But us skinny-fats have perceived ourselves as “fat” long enough. Prolonging this mental turmoil through “bulking” is a failure waiting to happen.

Instead, think “bases.” Building muscle is much easier when starting from a solid base—a physique that you’re comfortable with, allowing  nutrient autoregulation to be used more effectively.

The “lose fat, gain muscle” route is tempting to follow. While it can be done, the process is slow and inefficient when you’re at a higher body fat. Mentally, it’s more refreshing to make serious and tangible progress towards a goal. So for most everyone worried about body fat, it’s better to get lean and be done with it.

If you have skinny-fat baggage, you're probably sick of excess body fat. So get rid of it. Now. And don’t let it come back to a discomforting level ever again.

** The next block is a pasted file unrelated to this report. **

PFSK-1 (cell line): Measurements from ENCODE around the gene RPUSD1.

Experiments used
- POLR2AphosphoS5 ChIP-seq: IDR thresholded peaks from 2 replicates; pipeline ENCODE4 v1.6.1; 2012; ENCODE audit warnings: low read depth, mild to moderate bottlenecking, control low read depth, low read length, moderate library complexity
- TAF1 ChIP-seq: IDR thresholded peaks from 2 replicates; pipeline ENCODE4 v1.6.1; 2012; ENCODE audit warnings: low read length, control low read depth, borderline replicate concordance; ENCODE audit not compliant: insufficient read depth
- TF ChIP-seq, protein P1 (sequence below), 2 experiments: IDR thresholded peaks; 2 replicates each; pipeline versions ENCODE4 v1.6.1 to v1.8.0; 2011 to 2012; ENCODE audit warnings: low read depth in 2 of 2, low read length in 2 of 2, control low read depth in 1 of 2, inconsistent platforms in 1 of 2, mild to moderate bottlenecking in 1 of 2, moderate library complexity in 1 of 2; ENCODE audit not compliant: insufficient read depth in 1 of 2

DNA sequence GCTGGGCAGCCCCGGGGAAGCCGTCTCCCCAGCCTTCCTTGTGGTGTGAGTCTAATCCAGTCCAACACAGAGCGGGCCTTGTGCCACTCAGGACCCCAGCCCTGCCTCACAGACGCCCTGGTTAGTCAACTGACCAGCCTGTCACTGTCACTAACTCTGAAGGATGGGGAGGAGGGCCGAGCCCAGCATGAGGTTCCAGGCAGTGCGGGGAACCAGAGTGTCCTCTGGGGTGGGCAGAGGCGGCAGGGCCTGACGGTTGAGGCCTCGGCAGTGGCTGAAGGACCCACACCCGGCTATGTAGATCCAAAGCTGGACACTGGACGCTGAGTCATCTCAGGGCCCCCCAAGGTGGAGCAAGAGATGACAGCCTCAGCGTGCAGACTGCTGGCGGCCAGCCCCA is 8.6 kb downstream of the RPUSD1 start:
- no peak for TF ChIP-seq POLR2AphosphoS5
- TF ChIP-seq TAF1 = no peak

Tariq Qureshi was kind enough to let me use him as an example, as his personal situation is perfect for this reminder. Below is a before and after photo of Tariq. 

Tariq’s story starts out similar to most other’s. He wanted to get bigger so he pounded down protein and carbs, thinking that fat would somehow into muscle. After realizing he was going down the wrong path, he spent the next few months leaning down.

During the process, he lost a lot of muscle. So he tried bulking again, but with only excess body fat to show for it. Eventually, he leaned down while questing for strength using intermittent fasting.

What I like about Tariq’s journey is that it’s an echo of mine. But looking back, we share similar feelings about our failures.